2016.09.23

Points of this article

・A transfer function is a conversion variable when an input signal (v_{in}) is converted into an output signal via a black box

・The gain and phase are generally important aspects of the transfer function

・A transfer function can be analyzed into parts, and can then be represented as the product of the parts

Starting with this section, we address the main topic. The explanations and terminology will assume an understanding of the basics of electrical and electronic technology. If there is material or terminology you don’t understand, it’s important to go back and review. I hope that you will make use of these posts in this way as well.

Well, a transfer function is, as explained in the preceding section, “a function that converts an input into an output, to represent the relation between the input and the output of a system”. Applied to what we will be thinking about, we can say that it is “a conversion variable when converting an input signal (v_{in}) into an output signal (v_{out}) upon passing through a ‘black box'”.

In general, gain and phase are important factors describing the transfer function. The gain represents the amount of amplification of the transfer path, while the phase represents the shift in time of the transfer. These are summarized in a simplified form in Fig. 1.

When you hear “gain and phase”, in an analog system, perhaps the first thing that you think of is operational amplifier characteristics. And indeed, when we consider an op-amp as the black box, the gain and phase of the operational amplifier can be represented by a transfer function.

Where DC-DC converters are concerned, measuring the gain and phase characteristics to evaluate the transient response characteristic is well known. A DC-DC converter can likewise be thought of as a black box, and the transfer function representing the gain and phase can be considered. The circuit surrounded by the broken line in Fig. 1 is one example of the interior of the black box in the case of a DC-DC converter.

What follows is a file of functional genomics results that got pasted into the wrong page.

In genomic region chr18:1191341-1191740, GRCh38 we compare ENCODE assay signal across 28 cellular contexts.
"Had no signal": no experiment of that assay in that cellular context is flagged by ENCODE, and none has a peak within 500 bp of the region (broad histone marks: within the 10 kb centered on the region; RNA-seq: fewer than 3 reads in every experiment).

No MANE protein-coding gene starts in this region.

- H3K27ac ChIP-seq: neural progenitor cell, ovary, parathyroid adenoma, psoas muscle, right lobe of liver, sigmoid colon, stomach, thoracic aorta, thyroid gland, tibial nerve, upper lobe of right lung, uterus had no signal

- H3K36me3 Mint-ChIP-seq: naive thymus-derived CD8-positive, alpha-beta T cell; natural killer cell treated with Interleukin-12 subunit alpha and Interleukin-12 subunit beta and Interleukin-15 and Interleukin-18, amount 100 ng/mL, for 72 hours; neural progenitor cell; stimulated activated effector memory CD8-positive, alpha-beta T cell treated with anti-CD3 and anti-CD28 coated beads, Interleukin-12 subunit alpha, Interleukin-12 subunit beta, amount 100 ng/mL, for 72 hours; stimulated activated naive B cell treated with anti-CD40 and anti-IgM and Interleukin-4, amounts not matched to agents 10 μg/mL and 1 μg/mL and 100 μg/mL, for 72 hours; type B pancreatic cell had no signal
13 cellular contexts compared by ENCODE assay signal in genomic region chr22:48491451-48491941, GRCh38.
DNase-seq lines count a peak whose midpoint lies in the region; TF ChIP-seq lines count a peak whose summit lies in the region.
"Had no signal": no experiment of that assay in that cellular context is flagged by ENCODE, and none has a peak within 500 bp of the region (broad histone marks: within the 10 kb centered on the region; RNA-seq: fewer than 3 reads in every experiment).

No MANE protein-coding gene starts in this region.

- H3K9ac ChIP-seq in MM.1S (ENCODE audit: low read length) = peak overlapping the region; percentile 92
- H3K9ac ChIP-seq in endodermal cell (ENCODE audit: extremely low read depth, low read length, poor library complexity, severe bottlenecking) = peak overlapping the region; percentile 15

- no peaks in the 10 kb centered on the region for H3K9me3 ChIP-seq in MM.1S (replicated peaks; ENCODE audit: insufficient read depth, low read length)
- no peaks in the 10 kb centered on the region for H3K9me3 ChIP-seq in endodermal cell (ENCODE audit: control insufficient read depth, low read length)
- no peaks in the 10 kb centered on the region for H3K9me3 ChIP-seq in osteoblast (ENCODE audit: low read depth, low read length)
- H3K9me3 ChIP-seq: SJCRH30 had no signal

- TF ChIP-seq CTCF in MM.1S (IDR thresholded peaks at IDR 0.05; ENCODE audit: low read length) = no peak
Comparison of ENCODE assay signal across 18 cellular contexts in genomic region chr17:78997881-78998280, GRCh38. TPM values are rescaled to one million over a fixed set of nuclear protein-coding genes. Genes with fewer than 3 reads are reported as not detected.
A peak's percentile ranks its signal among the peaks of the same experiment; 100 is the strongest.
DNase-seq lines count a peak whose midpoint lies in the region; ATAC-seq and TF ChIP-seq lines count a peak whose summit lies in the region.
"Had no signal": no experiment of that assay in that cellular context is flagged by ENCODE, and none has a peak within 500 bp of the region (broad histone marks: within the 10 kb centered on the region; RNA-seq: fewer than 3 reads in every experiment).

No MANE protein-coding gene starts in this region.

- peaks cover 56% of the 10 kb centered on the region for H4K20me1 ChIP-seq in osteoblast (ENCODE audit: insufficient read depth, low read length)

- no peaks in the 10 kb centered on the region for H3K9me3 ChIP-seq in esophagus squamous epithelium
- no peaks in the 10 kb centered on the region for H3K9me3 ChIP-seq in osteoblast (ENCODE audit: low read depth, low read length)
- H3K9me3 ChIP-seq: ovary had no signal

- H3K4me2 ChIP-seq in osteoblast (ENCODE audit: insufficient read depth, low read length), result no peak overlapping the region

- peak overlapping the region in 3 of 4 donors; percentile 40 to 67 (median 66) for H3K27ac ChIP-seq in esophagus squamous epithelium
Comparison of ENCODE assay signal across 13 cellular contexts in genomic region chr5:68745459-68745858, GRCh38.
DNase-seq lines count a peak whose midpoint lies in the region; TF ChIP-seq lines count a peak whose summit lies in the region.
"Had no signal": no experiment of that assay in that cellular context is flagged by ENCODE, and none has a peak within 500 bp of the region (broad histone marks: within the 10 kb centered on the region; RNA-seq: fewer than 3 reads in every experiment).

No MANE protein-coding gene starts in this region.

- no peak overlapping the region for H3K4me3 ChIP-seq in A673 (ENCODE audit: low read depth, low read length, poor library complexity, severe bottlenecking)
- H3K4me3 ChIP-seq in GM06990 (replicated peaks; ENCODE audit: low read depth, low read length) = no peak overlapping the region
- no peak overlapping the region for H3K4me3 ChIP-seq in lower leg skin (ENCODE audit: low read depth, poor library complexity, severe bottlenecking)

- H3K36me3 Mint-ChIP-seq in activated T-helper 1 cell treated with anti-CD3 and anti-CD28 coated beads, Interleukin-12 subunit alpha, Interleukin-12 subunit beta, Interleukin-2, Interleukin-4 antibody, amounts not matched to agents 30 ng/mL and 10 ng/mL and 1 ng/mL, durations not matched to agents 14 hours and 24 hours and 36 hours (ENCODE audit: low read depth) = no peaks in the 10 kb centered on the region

When determining the transfer function on the basis of Fig. 1, a convenient feature of the transfer function can be used: the transfer function can be analyzed into parts, and then described as the product of the parts. A specific example is shown in Fig. 2.

Fig. 2 shows the contents of the black box that is the DC-DC converter of Fig. 1; with G_{(S)} as the entire circuit, enclosed by the red line, the circuit is analyzed into the blocks G_{1(S)} 、G_{2(S)} 、G_{3(S)} 、G_{4(S)} and so can be described as in equation 1-1 below.

For example, G_{1(S)} is the transfer function for the error amplifier block, and if for an input of Δv_{in} the output is Δv_{c}, then the transfer function can be represented by Δv_{c} / Δv_{in}, and for each of the blocks the transfer functions can be written as follows.

Substituting into equation 1-1, we have

and it is seen that equation 1-1 is correct.

In other words, by deriving the transfer function for each block, and then taking the product of the transfer functions, the transfer function for the entire circuit can be determined.

Downloadable materials, including lecture materials from ROHM-sponsored seminars and a selection guide for DC-DC converters, are now available.

- What are transfer functions?
- What is the Transfer Function of an Amplifier?
- What is the Transfer Function of a Slope?
- What is the switching transfer function?
- Transfer function of each converter
- Example of Derivation for a Step-Down Converter
- Example of Derivation for a Step-Up/Step-Down Converter – 1
- Example of Derivation for a Step-Up/Step-Down Converter – 2
- Switching Transfer Functions: Derivation of Step-down Mode Transfer Functions Serving as a Foundation